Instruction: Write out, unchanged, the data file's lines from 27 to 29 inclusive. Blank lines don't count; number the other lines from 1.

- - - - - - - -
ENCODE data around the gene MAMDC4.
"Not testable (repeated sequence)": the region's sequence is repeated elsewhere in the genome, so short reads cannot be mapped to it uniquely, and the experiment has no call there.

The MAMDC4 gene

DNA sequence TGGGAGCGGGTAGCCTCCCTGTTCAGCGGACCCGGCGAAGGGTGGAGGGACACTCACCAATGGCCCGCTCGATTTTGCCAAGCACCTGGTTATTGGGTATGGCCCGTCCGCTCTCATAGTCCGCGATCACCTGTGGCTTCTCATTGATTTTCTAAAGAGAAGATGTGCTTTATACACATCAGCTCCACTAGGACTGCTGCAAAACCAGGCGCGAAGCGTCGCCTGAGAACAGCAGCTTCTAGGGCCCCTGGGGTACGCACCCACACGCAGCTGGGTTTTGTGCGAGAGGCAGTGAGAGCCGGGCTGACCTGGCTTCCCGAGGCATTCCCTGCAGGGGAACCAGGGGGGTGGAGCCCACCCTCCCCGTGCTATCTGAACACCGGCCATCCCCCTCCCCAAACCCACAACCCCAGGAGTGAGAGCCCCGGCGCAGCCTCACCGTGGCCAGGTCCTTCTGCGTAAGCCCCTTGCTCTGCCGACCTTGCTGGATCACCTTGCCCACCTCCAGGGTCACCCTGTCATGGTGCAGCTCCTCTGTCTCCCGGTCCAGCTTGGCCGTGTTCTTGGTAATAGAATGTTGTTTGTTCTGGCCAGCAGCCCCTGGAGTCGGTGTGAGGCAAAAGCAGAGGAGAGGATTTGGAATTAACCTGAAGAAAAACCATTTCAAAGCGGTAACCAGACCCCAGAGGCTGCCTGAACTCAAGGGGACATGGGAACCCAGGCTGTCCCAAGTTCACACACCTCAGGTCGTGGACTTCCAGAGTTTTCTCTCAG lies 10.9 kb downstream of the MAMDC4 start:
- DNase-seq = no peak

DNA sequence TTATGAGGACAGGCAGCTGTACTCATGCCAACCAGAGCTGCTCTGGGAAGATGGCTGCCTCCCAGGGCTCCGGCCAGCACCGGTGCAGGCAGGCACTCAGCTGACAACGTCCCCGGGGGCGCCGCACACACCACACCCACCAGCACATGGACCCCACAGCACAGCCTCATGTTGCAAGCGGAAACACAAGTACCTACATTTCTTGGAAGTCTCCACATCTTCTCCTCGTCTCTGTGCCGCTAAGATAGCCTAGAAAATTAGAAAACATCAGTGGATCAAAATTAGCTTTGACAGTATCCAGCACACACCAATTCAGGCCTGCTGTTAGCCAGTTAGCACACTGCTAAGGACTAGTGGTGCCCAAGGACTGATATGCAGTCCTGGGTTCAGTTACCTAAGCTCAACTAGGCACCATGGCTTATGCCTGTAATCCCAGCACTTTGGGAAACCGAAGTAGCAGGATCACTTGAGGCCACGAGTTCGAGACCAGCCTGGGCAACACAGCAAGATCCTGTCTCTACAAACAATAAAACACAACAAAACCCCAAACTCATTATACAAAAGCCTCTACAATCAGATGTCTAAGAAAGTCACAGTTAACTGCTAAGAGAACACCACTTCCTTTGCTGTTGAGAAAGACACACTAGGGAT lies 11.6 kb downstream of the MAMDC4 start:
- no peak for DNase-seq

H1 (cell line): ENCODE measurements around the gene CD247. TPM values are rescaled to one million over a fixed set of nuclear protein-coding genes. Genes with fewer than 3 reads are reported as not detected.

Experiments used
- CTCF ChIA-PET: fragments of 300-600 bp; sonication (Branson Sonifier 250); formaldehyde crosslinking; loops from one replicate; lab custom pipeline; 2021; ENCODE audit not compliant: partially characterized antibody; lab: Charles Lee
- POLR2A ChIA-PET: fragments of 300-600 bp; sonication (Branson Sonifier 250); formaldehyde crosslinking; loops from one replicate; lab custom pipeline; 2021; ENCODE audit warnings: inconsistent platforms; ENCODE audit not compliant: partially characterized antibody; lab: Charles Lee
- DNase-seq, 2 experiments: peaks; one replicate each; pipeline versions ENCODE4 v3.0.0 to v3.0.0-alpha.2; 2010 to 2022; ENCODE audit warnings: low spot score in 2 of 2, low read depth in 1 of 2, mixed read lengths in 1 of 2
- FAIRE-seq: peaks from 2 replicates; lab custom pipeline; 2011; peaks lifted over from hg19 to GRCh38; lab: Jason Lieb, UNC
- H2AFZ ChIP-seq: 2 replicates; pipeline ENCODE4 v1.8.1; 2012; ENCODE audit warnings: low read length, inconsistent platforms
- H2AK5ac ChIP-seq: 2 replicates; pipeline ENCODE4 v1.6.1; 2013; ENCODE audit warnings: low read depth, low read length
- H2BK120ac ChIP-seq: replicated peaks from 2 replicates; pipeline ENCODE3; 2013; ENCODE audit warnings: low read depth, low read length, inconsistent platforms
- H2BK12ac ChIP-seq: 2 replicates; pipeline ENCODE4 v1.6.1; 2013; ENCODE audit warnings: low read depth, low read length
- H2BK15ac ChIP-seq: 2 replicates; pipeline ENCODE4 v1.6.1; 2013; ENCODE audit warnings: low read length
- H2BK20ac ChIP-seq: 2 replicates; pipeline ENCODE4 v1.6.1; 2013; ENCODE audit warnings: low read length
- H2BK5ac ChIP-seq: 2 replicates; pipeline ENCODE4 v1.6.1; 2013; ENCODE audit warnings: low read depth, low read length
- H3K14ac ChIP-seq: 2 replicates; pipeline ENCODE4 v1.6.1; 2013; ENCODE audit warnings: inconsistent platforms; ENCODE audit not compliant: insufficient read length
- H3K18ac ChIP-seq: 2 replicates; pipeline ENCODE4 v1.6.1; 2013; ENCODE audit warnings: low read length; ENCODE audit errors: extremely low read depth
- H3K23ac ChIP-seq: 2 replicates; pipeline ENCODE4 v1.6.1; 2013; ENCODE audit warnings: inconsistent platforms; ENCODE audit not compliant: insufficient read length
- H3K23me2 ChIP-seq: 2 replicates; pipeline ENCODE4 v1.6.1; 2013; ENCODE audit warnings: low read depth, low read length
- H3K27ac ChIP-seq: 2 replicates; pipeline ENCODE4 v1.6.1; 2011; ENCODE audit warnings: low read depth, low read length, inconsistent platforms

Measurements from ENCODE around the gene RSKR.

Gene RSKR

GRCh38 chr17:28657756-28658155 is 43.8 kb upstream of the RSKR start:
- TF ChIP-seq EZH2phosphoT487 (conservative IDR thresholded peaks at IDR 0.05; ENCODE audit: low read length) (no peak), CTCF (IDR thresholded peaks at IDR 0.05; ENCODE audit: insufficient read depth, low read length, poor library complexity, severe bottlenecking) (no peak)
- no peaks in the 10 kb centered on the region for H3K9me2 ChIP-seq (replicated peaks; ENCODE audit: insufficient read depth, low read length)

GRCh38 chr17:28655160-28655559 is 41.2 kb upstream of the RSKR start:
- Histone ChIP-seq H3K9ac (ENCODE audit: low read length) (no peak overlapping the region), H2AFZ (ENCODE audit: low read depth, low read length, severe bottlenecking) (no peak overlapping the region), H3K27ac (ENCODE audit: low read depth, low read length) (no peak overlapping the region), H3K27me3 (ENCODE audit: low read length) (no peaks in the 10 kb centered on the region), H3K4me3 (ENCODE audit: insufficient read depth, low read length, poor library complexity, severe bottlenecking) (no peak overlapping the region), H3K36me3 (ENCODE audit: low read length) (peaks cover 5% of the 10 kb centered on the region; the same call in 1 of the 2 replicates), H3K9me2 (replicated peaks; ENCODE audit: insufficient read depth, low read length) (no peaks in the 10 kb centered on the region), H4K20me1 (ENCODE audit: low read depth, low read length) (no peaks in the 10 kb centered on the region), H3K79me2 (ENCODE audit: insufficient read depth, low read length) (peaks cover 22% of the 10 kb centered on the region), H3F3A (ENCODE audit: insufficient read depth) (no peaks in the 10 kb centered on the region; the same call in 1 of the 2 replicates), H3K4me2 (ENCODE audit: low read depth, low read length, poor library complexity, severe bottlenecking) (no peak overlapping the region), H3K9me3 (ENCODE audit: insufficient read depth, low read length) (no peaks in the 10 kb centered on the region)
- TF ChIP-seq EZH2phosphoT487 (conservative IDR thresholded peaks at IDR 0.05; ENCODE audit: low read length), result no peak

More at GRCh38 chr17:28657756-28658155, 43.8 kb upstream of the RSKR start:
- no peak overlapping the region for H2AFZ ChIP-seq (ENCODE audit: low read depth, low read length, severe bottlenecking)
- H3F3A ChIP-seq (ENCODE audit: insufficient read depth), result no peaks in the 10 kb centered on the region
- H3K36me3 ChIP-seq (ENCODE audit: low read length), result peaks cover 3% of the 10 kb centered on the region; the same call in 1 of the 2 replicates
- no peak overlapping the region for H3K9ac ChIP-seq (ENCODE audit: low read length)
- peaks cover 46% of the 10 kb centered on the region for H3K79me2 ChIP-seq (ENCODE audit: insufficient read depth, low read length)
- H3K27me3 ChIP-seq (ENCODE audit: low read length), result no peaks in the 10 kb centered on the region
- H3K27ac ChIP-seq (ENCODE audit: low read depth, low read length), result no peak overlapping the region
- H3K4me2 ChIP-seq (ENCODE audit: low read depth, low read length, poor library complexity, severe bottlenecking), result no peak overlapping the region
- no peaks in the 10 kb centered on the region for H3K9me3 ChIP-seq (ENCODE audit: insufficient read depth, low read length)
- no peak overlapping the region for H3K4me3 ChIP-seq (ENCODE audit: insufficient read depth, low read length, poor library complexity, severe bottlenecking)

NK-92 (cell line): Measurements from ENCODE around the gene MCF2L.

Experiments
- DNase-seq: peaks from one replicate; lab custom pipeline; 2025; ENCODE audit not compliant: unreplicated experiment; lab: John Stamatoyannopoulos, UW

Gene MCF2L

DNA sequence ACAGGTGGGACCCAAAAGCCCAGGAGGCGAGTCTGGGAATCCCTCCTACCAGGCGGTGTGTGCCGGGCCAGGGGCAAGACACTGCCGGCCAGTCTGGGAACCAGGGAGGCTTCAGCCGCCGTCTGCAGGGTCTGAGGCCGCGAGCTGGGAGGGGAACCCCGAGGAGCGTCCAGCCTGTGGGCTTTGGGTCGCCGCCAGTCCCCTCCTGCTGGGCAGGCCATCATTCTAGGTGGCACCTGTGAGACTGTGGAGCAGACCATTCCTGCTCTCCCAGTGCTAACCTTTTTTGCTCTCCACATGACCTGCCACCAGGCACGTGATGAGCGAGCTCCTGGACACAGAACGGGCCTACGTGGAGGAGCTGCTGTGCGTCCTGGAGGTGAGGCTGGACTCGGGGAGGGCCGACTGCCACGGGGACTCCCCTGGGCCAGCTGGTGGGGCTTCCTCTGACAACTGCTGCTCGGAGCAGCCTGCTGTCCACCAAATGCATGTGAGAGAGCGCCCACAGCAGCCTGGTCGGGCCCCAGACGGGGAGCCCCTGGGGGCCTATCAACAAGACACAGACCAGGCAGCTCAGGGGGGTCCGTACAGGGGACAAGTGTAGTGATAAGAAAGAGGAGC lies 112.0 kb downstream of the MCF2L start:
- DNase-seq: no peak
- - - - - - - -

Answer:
Gene RSKR

GRCh38 chr17:28657756-28658155 is 43.8 kb upstream of the RSKR start:
- TF ChIP-seq EZH2phosphoT487 (conservative IDR thresholded peaks at IDR 0.05; ENCODE audit: low read length) (no peak), CTCF (IDR thresholded peaks at IDR 0.05; ENCODE audit: insufficient read depth, low read length, poor library complexity, severe bottlenecking) (no peak)